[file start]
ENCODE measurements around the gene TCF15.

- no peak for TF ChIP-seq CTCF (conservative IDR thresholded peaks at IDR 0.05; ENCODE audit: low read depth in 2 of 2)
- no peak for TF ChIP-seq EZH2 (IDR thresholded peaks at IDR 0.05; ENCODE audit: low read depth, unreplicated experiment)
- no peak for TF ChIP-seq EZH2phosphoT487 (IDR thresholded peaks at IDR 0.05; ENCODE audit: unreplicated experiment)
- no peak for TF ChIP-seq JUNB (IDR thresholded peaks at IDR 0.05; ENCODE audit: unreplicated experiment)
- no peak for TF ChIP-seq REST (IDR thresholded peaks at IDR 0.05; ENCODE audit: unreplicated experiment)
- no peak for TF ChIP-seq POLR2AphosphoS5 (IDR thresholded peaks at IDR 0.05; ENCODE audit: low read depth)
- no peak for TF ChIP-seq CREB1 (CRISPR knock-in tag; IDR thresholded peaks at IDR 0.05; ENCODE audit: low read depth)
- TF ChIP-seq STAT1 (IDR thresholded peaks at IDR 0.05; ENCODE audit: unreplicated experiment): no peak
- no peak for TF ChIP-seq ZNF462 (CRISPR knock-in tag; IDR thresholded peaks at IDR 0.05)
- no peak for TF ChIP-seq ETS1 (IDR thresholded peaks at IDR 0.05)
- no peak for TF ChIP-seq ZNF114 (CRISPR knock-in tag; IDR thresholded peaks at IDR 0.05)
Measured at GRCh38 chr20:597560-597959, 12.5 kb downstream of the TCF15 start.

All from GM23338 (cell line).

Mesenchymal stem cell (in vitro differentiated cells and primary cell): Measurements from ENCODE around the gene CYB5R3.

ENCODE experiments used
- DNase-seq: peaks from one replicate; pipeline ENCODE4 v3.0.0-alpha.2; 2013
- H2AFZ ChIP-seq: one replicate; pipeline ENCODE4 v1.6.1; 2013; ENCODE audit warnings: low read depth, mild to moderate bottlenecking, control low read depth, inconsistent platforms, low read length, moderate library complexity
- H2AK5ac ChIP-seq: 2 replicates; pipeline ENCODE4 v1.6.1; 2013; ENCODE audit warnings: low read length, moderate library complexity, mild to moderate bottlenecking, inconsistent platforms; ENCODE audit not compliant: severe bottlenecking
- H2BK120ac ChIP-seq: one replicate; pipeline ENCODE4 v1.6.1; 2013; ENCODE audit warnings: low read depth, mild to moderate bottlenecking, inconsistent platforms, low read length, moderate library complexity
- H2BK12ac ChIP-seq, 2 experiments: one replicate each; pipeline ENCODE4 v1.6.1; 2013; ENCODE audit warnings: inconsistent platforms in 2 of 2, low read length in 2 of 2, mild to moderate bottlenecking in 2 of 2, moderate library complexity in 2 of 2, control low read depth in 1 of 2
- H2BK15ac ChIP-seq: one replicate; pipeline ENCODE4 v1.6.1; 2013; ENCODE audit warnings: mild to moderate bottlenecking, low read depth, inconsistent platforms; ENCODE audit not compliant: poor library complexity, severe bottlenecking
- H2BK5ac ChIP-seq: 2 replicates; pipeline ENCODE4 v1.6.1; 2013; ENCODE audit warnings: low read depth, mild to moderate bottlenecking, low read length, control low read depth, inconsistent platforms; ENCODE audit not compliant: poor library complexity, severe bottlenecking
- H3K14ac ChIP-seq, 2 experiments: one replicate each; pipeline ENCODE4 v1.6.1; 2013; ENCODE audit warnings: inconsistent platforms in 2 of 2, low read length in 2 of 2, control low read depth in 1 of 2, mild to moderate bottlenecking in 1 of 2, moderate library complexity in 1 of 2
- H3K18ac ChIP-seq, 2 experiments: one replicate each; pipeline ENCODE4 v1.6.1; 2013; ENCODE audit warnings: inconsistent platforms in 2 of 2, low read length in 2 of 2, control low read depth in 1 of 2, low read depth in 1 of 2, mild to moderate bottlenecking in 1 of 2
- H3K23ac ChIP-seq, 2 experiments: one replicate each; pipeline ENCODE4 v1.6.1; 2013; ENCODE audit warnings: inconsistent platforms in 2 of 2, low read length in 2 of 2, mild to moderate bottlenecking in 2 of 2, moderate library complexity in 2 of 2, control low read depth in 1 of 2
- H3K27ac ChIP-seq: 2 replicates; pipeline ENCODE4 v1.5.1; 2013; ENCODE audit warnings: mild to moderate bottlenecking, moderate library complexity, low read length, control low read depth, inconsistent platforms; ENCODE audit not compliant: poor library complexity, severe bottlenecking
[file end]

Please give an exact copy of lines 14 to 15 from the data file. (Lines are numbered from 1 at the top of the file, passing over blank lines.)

All from GM23338 (cell line).

Mesenchymal stem cell (in vitro differentiated cells and primary cell): Measurements from ENCODE around the gene CYB5R3.